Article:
Two things on my food bucket list have been to 1. take a class on proper knife techniques and 2. buy myself a good quality, wickedly sharp knife.
I have been eyeing the sharp and pointy goods at Calgary’s Knifewear ever since I heard about them way back when they first opened inside Bite Grocerteria. They have since moved into their own location and – if the crowd of people I saw in the store was any indication – are successfully growing their business.
Knifewear, founded by Chef Kevin Kent, specializes in high quality Japanese chef knives. They regularly hold classes on knife sharpening with waterstones, as well as a basic knife cutting class.
I happened to be in Calgary over the Family Day long weekend and took advantage of my visit by signing up for Knifewear’s Cut Like a Chef class. For about two and a half hours, we learned how to slice, dice and not cut our fingers off. Kevin and Rob, another talented knife artiste, tag teamed the class. We covered varied techniques such as dice, julienne and brunoise, as well as some more “exotic” cuts like tourne. Other useful things that we learned included the proper way to use a honing rod, cut up an onion, and slice up a pineapple.
Taking this class also gives you the chance to try out a selection of their knives. I started out using a Shun knife, and eventually ended up with two more knives on my cutting board. At the end of the class, all the attendees are offered a 10% discount on any knives in the store if they were bought that day.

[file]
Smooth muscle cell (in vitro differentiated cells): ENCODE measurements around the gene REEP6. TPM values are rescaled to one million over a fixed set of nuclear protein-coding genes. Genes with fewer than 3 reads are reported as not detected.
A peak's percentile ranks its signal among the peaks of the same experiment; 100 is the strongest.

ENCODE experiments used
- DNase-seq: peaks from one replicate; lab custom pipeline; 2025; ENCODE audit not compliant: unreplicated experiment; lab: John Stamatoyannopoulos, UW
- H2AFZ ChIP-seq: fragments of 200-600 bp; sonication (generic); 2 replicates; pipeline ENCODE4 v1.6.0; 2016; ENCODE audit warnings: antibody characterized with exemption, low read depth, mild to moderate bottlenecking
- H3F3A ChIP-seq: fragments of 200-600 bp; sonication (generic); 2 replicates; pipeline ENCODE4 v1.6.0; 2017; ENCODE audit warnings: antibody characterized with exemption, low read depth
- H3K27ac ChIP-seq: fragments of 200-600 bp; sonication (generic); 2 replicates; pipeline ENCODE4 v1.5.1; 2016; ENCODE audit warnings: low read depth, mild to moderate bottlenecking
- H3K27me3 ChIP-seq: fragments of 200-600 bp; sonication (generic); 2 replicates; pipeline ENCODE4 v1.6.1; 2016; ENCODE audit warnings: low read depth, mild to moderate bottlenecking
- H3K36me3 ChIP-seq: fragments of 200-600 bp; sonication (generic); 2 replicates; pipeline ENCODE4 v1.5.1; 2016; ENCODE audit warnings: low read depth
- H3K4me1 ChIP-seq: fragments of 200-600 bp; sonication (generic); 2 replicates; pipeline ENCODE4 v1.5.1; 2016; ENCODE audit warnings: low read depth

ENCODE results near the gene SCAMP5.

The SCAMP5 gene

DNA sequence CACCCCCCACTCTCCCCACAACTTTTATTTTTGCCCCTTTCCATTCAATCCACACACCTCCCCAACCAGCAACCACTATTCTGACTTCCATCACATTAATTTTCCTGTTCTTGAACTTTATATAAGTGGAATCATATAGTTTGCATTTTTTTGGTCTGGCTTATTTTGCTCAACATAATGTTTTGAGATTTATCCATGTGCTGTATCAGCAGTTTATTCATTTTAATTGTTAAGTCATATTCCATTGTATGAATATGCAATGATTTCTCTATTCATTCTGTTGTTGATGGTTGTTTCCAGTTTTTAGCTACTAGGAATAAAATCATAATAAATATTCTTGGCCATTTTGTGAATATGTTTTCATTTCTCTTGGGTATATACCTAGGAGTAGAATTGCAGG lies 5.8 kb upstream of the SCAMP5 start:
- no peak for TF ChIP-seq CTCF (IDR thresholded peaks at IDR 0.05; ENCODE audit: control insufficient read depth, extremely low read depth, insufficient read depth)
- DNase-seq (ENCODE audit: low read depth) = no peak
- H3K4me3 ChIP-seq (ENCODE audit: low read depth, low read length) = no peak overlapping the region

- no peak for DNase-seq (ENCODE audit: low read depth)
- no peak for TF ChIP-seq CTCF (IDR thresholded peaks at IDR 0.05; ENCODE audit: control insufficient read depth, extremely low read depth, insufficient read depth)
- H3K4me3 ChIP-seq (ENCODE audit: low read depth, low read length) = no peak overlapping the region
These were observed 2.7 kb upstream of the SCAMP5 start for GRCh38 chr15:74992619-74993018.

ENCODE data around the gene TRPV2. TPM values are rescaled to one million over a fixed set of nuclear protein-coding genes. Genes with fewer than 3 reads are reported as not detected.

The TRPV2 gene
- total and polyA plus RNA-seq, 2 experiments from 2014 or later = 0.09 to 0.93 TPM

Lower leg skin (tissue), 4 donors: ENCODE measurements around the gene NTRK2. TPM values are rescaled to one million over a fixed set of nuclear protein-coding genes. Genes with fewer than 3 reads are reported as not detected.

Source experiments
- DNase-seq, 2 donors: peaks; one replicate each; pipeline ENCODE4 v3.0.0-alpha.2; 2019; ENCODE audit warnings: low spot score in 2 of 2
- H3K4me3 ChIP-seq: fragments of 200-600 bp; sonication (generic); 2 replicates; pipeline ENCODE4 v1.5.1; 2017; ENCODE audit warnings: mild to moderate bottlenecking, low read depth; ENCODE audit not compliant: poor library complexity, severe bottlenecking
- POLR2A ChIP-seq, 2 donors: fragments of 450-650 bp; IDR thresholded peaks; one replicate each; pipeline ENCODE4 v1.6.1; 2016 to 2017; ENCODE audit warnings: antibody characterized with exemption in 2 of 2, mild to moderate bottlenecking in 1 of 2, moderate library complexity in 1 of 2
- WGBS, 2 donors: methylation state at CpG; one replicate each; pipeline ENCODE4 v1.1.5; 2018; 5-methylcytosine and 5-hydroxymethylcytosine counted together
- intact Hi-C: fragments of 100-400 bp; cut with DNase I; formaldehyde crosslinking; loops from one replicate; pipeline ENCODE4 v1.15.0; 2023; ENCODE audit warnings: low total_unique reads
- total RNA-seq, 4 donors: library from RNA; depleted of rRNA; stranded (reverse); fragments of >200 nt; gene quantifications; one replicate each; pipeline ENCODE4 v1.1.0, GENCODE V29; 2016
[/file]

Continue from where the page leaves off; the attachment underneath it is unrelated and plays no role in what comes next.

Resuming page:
I had good intentions of only buying one knife and of sticking to a pre-set budget. But the knives seduced me, and I couldn’t stop myself. A gift card from some friends helped to defray some of the costs (I have the bestest friends ever!!) but I left the shop much poorer and spent way more than I had originally planned.
There were many, many knives to choose from. Hand forged knives, factory forged knives, long knives, short knives – the choices were overwhelming. I was especially drawn to the Fujiwara knives, which have a finger notch in the blade that makes holding these knives especially comfortable, and the Konosuke knives, which have these gorgeous cherry blossoms polished onto each blade and also felt very comfortable in my hand.
There were some other knives that I liked as well, and in the end my decision was based on either buying one knife out of the two I mentioned, or buying two knives at a lower price point. In the end I felt that it made more sense for me to buy two different knives than to blow all my money on one knife.
Here are the sexy beasts that I came home with:
From left to right: one ceramic honing rod (smooth), one Masakage Kumo Gyuto 180 mm knife, and one Masakage Asai Masami VG10 Petty 120 mm. Both knives are hand forged from VG10 stainless steel and laminated with layered nickel Damascus stainless steel.
From the Knifewear website:
“Asai Masami, born in 1948, works in Takefu Village, Echizen in Fukui Prefecture. His blades are known for a refined and long lived edge. In 1980, Echizen was the first production centre for forged blades to be awarded the nationally recognized Traditional Craft Product accolade. Blades have been hand forged here since Muromachi period (1392-1573).”
“[The Kumo knife] series is named Kumo (cloud) because the blades look like clouds on a really cool day. The Damascus steel is manipulated by hand to give this great dreamy look. The rosewood and pakka wood octagon handle give the blades a nice light feel and forward balance. Katsushige Anryu san is a 70 year old blacksmith with 52 years experience who works in Takefu Village.”
My knives will get their first sharpening for free. I haven’t cut myself yet, but I have to admit that I have thought about stocking up on bandages. I’ll let you know if I nick any major arteries.
1316-9 Ave SE, Calgary